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Rizatriptan is used in acute attack of migraine.

How it works

Migraine headaches are thought to result from the dilatation of blood vessels in the head. A Rizatriptan works by constricting (narrowing) these blood vessels, thus relieving the migraine headache.

Common side effects

Nausea, Neck pain, Numbness, Abdominal bloating, Chest pain, Abdominal pain, Decreased mental acuity, Diarrhoea, Dry mouth, Flushing, Headache, Indigestion, Insomnia, Stiffness, Tachycardia, Heart rate irregular, Throat disorder, Tingling sensation, Vomiting


Expert advice

  • To relieve migraine as soon as possible, take Rizatriptan as soon as the headache begins. 
  • Lying down in a quiet and dark room for a while after you use Rizatriptan may help to relieve the migraine. 
  • Take Rizatriptan only as prescribed by the doctor. Using too much Rizatriptan may increase the chances of side effects. 
  • Notify your doctor if your migraine headaches are occurring more often, than before you started using Rizatriptan.
  • Notify your doctor if you have used Rizatriptan for at least three consecutive months.
  • Avoid driving after taking <med_name > as it may cause drowsiness and dizziness.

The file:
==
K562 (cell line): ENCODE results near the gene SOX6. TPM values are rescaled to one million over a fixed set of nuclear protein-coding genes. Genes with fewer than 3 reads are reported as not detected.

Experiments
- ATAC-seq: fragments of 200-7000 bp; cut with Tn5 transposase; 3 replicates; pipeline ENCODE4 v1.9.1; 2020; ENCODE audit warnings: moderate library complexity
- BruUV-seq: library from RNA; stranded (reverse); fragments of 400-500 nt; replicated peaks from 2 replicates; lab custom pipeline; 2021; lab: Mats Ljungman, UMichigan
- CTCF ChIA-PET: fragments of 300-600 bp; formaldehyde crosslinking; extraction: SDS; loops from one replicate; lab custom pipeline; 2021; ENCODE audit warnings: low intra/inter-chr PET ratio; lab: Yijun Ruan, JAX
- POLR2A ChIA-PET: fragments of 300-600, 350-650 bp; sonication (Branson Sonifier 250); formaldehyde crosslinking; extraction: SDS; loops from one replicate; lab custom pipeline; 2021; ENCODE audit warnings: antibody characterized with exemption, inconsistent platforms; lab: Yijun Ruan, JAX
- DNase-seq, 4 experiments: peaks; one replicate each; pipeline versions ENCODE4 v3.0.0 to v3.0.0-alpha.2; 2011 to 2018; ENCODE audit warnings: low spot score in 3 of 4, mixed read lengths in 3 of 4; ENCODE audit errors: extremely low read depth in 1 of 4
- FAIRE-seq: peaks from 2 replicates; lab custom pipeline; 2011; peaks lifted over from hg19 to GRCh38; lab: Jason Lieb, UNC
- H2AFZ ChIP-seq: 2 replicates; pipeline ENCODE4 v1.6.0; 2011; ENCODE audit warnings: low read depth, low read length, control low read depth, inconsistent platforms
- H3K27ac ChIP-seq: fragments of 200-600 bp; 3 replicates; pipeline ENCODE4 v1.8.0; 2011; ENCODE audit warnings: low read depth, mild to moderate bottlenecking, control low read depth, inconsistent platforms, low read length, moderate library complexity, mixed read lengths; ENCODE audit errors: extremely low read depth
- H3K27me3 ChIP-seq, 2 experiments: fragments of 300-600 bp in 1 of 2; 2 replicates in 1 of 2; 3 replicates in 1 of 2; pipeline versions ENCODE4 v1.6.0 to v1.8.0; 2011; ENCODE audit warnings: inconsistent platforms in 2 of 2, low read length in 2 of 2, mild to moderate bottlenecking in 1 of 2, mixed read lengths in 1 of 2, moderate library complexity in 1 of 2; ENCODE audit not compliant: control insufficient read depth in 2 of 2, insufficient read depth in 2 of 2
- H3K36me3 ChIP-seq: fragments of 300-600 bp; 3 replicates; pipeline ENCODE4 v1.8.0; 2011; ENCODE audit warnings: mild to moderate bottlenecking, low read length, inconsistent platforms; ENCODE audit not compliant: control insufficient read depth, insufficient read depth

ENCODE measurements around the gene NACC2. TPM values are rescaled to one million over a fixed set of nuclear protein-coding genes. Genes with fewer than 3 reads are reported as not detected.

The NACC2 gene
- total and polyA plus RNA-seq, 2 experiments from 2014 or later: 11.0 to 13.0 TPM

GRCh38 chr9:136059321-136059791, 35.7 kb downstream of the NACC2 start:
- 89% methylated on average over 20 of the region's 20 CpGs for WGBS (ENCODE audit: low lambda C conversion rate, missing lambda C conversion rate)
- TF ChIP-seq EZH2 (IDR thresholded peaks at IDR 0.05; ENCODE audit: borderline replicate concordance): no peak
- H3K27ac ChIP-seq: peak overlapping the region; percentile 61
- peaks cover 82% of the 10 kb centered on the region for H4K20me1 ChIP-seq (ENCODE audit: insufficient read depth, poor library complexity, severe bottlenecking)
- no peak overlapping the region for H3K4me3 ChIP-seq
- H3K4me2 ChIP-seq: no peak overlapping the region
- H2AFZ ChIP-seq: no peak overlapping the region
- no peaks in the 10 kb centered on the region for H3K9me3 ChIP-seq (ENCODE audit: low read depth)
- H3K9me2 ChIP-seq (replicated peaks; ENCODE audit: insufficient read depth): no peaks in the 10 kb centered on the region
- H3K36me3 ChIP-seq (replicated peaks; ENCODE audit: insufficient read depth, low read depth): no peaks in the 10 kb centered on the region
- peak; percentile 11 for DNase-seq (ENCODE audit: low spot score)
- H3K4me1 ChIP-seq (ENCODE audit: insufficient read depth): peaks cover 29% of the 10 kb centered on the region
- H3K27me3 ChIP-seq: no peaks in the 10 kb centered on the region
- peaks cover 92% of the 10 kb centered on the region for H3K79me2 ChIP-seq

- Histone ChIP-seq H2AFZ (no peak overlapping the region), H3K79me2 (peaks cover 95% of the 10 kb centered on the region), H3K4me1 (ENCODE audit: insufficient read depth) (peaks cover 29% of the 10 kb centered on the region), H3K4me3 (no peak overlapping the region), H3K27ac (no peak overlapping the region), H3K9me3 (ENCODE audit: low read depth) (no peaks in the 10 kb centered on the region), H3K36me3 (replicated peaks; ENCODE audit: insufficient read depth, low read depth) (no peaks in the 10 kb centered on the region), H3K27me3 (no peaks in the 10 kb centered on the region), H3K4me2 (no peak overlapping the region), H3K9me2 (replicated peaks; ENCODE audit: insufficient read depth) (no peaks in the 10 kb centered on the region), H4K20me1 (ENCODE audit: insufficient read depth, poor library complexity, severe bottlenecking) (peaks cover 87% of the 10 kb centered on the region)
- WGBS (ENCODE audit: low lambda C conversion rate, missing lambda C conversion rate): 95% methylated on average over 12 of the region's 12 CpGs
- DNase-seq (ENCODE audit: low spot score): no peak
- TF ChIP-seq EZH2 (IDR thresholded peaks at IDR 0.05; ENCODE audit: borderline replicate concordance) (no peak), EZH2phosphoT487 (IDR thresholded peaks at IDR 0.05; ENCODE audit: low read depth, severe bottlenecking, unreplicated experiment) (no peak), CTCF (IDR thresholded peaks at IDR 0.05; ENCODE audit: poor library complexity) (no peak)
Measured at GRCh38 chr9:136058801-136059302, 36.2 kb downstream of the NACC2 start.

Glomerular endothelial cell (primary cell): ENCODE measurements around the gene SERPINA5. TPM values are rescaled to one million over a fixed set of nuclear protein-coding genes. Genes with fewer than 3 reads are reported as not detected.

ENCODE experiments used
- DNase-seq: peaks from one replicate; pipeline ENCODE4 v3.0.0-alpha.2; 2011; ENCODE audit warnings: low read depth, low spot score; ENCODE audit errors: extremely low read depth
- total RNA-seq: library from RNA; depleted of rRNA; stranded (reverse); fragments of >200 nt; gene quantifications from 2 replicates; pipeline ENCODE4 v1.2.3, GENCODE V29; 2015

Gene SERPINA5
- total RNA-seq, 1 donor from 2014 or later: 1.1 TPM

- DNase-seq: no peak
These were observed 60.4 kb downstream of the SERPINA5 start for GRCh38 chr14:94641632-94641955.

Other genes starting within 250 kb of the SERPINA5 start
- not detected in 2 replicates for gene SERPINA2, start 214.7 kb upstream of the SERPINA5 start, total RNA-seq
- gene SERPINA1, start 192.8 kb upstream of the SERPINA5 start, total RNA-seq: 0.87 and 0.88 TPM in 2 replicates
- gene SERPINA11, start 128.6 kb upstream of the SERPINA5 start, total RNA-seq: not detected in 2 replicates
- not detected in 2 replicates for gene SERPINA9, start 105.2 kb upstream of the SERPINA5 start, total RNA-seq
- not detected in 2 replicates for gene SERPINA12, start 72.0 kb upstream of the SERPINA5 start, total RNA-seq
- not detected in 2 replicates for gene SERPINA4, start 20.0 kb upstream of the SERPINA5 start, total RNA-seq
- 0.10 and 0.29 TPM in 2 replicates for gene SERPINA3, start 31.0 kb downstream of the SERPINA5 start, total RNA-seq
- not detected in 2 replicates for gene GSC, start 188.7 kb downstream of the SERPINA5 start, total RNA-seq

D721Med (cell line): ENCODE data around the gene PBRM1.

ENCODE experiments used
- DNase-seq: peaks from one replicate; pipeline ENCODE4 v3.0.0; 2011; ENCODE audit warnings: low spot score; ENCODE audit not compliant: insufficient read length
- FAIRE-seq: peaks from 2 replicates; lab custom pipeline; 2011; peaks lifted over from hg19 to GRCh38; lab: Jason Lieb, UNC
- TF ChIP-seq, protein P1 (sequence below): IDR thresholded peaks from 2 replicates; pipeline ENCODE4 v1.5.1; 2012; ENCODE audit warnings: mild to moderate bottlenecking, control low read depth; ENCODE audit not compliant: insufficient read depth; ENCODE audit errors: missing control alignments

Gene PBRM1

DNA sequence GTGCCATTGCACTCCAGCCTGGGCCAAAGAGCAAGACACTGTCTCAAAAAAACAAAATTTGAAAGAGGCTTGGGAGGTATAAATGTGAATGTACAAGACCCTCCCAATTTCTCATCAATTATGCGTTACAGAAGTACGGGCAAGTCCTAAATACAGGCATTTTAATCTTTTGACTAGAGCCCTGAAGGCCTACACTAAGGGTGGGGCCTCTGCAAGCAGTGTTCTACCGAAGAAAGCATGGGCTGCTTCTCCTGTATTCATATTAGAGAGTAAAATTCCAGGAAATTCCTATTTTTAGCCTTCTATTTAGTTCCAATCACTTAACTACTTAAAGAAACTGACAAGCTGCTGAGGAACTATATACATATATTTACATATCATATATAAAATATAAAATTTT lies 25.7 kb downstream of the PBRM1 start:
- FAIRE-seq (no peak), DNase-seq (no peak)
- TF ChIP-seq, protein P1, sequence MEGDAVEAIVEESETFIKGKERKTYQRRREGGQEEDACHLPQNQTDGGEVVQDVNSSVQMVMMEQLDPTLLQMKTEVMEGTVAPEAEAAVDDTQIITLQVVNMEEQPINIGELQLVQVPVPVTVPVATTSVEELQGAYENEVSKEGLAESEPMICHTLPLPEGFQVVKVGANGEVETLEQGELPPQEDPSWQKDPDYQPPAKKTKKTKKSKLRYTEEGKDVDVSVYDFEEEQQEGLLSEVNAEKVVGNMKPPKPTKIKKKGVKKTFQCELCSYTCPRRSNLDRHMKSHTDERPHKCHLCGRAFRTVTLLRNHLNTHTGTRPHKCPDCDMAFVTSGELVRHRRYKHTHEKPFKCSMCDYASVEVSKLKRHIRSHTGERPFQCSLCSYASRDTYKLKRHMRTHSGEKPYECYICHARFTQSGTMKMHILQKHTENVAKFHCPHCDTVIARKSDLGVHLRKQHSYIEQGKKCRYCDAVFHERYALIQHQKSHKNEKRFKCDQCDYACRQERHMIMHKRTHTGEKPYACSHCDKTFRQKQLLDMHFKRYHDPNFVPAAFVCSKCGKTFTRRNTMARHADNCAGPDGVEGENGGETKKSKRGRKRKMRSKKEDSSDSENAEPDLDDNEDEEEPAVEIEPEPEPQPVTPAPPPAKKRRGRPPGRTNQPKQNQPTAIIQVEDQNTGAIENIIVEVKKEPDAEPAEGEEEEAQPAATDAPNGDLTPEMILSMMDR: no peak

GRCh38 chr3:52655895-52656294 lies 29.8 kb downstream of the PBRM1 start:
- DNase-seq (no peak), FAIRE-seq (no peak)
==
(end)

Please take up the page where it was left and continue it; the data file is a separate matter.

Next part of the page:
Avoid consuming alcohol when taking Rizatriptan, it can cause new and worse headaches.

Frequently asked questions


Q.Is rizatriptan a narcotic/ blood thinner/ benzo/ pain killer/ controlled substance/ NSAID/ does it contain aspirin/ caffeine/ acetaminophen?
Rizatriptan belongs to the class of drugs called selective serotonin 5-HT1B/1D receptor agonists used for the treatment of acute migraine headaches. It is not a narcotic/ blood thinner/ benzo/ pain killer/ controlled substance/ NSAID. It does not contain aspirin/ caffeine/ acetaminophen

Q.Is rizatriptan safe/does rizatriptan get you high/ make you drowsy/ sleepy/ thin your blood/ cause rebound headaches?
Rizatriptan is safe if used as per the prescribing information. It does not make you high/cause rebound headaches or thin your blood. It can make you drowsy/sleepy.

Content on this page was last updated on 05 December, 2016, by Dr. Varun Gupta (MD Pharmacology)